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Author Topic: Store of value, fungibility, fiat, and liquidity relationships.  (Read 1799 times)
cbeast
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April 26, 2012, 03:50:08 AM
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These terms seem to be those most frequently used to describe the properties of currencies. I am trying to understand how any currency attains a market value. Can someone explain how these are interrelated?  Are there any good online resources that explain these?

Any significantly advanced cryptocurrency is indistinguishable from Ponzi Tulips.
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April 26, 2012, 04:19:37 AM
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I guess I'm wondering why Bitcoin has a certain value and litecoin has another when they are so similar in nature. Why do some fiat currencies that inflate lose so much value, while other do not? I don't think I'm looking for a basic lecture in economics. I want to know the direct relationships in formulaic form. If there are theories that include other terms like velocity, I still want to know how they relate to these four terms.

I think the key to Bitcoin's success to replace fiat currencies will be the ability to become a store of value. I'm just not sure how to realize this.

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April 26, 2012, 05:34:00 AM
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Value in an economy is created by specialization and trade.  (Velocity, by the way, is just a metric used to measure specialization and trade.)  Specifically, by relying on the market to provide for things that you need, but otherwise could not economically produce.  In this way, capital is invested efficiently.  Yet there is risk involved.  What if the market doesn't produce what you need?  What if a monopoly arises and the price is too high?  So there is a tradeoff.

The best currencies reduce or eliminate this risk.  They do so in different ways.  Some (commodity currencies) are valuable in and of themselves.  This creates a buffer of resources that can be used whenever markets fail.  Fiat currencies, on the other hand, rely on government force in order to simply steal and redistribute whatever the market lacks.  Fungibility and liquidity are related, and just refer to the ease with which a currency can be exchanged.  Highly fungible and highly liquid currencies reduce the risk that you will not be able to trade away your currency if necessary.

While not technically currency, there is a lot of activity lately in gold and silver exchange-traded funds, which are more liquid than physical metals while (ostensibly) still backed by the commodities themselves.  Some fiat currencies (Canadian and Australian dollars) achieve stable value by virtue of their country's vast commodity wealth, restrained monetary policies and the notion that these resources back the currency.

Litecoin, for what it's worth, will never have much value, because there are people out there who have the computing resources to crush it overnight.  That is too much risk for a currency.

Bitcoin doesn't have that problem.  As a currency, Bitcoin is now extremely resistant to failure, is infinitely fungible, is not reliant upon fiat or government force, and is slowly reaching a stable value.  Yet it still has difficulties with liquidity.  And the value of Bitcoin is not readily apparent.  It is almost identical to precious metals in this regard.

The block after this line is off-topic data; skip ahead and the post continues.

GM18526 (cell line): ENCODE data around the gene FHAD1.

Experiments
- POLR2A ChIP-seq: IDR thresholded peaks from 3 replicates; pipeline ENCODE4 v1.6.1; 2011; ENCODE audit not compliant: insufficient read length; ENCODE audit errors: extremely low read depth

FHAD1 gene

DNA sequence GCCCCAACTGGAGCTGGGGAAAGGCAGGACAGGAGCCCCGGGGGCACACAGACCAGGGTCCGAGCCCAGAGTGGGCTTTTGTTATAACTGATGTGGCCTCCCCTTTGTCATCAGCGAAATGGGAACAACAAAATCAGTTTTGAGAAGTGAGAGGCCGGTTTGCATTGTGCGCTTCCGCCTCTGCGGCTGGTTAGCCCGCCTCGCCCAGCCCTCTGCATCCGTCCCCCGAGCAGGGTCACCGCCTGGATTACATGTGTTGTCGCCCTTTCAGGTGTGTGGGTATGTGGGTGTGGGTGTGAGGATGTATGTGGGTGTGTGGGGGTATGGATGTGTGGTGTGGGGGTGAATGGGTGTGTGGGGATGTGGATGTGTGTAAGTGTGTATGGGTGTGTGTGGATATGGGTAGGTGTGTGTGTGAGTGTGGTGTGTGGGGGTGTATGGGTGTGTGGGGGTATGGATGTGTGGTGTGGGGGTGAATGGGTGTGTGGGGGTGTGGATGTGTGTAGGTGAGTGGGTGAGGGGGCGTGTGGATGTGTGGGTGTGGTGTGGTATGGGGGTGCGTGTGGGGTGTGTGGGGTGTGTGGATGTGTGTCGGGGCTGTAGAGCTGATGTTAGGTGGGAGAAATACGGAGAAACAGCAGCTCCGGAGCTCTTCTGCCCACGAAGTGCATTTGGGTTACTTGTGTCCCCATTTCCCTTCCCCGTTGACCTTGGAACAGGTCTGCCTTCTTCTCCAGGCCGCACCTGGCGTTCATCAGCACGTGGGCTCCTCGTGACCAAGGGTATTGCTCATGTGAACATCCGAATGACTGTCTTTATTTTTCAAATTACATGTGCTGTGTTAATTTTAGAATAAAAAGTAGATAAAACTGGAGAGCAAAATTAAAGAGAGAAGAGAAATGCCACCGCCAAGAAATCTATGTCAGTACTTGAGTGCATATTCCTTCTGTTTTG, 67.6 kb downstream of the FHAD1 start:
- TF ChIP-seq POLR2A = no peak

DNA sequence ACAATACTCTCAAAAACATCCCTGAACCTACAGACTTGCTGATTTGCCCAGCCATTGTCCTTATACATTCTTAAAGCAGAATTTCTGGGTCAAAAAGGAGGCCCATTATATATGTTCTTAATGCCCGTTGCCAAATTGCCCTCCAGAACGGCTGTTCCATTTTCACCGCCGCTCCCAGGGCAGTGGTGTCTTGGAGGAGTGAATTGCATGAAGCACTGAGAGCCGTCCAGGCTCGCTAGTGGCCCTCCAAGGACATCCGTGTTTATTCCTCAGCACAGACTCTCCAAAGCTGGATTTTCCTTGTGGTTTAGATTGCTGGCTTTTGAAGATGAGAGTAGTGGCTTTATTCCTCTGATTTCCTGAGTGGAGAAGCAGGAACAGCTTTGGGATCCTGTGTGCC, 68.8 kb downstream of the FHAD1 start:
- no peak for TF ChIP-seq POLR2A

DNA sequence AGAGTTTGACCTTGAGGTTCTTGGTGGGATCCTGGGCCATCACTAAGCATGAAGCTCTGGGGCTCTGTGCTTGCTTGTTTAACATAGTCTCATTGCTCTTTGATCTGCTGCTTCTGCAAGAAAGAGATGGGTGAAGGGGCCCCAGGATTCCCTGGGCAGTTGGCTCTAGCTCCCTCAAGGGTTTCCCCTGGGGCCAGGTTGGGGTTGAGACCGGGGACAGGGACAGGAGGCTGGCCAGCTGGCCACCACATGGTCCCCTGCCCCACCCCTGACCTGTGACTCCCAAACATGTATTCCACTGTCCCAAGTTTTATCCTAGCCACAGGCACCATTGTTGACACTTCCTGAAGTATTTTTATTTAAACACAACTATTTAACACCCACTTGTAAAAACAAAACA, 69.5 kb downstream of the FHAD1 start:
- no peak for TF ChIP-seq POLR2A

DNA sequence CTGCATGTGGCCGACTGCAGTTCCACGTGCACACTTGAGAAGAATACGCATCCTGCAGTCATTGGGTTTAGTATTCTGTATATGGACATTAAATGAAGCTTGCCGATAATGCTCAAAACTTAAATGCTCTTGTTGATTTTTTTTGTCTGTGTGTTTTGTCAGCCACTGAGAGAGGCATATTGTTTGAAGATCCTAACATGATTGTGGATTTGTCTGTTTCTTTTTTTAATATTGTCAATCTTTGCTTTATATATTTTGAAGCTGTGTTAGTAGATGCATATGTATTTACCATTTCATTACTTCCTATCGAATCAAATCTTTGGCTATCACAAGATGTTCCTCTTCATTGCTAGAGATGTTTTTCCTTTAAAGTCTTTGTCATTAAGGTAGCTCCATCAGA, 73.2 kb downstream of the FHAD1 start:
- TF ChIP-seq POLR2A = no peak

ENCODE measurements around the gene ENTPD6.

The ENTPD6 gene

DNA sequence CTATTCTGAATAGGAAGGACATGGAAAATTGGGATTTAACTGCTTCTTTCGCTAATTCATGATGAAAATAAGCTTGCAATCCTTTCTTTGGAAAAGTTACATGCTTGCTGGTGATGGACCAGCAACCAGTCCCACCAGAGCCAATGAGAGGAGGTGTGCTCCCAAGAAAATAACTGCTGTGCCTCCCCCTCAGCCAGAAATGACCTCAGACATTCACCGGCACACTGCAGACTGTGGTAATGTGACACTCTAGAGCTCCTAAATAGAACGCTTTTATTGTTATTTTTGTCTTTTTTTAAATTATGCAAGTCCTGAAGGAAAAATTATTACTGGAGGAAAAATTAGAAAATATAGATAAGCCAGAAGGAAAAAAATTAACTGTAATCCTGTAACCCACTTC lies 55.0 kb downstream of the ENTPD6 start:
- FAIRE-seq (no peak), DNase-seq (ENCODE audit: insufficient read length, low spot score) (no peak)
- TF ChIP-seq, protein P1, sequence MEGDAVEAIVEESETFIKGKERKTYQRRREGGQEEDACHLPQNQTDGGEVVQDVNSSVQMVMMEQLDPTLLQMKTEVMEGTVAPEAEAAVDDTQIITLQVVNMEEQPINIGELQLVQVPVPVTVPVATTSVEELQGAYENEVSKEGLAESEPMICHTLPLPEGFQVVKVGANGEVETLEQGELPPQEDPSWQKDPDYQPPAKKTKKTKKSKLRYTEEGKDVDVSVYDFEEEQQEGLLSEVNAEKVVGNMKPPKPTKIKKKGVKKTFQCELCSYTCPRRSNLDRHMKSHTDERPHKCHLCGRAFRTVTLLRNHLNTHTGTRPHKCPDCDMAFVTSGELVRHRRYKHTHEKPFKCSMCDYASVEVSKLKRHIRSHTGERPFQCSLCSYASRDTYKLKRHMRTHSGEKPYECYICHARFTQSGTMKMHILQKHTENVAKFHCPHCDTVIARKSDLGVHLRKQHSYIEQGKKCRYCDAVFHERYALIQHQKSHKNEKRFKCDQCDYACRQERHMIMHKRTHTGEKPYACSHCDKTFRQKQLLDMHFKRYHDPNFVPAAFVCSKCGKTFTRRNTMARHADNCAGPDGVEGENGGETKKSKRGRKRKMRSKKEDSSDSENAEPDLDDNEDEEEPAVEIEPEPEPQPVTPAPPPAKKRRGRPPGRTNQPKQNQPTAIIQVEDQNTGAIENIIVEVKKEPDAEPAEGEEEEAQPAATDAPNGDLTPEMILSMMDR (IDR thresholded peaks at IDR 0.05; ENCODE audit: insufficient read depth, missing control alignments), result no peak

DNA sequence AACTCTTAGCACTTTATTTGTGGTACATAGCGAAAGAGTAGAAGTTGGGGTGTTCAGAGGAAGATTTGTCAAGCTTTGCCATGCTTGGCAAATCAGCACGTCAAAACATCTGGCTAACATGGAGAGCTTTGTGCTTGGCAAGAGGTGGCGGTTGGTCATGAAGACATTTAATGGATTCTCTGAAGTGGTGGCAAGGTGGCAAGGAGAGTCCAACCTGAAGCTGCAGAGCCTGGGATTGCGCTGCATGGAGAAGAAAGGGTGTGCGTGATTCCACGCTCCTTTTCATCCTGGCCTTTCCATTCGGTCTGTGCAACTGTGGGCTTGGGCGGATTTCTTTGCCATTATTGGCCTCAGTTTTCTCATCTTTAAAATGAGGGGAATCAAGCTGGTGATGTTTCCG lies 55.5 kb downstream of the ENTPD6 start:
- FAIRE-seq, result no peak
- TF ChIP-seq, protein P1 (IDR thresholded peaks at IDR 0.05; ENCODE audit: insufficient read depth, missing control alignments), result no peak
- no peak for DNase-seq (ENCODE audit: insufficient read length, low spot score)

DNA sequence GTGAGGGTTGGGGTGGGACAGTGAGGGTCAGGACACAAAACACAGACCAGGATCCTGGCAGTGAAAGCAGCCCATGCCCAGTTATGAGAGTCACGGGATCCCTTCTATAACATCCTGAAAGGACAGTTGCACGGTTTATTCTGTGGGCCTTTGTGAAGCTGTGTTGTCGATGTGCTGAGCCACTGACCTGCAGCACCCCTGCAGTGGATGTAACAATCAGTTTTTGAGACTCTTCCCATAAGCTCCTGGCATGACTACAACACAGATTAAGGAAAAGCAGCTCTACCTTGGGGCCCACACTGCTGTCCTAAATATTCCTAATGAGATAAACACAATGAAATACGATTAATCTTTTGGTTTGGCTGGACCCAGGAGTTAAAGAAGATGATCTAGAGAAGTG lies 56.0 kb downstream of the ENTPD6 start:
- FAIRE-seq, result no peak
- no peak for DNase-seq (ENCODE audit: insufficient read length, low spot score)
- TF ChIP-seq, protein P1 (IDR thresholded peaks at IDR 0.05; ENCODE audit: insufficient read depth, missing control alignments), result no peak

If there were a nuclear war, you could use a bar of gold to re-build modern civilization.  Eventually.  But you can't use it to buy a hamburger.

Same with Bitcoin.  If you lose your job, you could use Bitcoins to trade for almost anything you need, as long as you can wait a week or so.  But you can't use them to pay your water bill.

The difference, of course, is that while you will never be able to buy a hamburger using gold barring a complete collapse in world population, Bitcoin has a decent chance of eventually achieving this level of liquidity and, thus, value.

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April 26, 2012, 07:02:03 AM
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These terms seem to be those most frequently used to describe the properties of currencies. I am trying to understand how any currency attains a market value. Can someone explain how these are interrelated?  Are there any good online resources that explain these?

Prior to fiat, currencies were pegged to (or were) a commodity. Obviously gold was the most common recently, but salt and barley among other commodities were used in the past. By "market value" I assume you mean how do currencies valuate against each other, and this is almost entirely a factor of forex. Before dropping gold, it was generally the measure of a currency's value, though a lot of countries pegged their currencies to the US dollar in some fixed ratio. Since then, they float based on supply/demand through forex. But a "market value" does not necessarily translate to a local value, as prices tend to be sticky, and pricing in general is not an entirely well understood concept in economics.

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April 26, 2012, 10:02:54 AM
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Thanks for all the replies. I'm not trying brainstorm, because I understand that there are far more qualified people than me developing Bitcoin. I just want to more clearly see the direction that this development is leading. Let's all make sure we have real goals in mind to achieve optimum adoption.

Any significantly advanced cryptocurrency is indistinguishable from Ponzi Tulips.